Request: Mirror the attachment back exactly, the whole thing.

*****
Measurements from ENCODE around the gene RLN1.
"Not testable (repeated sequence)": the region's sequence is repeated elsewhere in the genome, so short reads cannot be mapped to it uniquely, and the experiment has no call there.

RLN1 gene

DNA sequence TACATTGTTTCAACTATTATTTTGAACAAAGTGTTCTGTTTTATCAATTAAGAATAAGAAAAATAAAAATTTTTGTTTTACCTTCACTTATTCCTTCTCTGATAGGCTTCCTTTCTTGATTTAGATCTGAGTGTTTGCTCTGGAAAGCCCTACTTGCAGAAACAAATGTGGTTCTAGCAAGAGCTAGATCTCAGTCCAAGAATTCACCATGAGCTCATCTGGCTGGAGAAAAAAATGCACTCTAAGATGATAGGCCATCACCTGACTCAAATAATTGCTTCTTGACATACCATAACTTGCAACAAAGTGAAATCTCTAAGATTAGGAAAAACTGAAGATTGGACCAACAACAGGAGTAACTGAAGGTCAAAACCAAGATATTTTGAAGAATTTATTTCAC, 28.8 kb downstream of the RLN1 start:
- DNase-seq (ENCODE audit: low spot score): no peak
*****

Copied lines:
Measurements from ENCODE around the gene RLN1.
"Not testable (repeated sequence)": the region's sequence is repeated elsewhere in the genome, so short reads cannot be mapped to it uniquely, and the experiment has no call there.

RLN1 gene

DNA sequence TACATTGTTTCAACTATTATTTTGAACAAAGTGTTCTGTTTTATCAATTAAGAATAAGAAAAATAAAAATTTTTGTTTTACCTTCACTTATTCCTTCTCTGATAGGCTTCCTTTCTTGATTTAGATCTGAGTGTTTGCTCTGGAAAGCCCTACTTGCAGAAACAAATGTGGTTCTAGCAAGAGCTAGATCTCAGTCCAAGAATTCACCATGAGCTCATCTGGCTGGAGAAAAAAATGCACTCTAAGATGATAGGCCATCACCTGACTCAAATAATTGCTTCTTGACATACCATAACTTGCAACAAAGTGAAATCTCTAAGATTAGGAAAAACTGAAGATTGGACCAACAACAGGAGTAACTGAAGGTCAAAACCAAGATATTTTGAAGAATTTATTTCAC, 28.8 kb downstream of the RLN1 start:
- DNase-seq (ENCODE audit: low spot score): no peak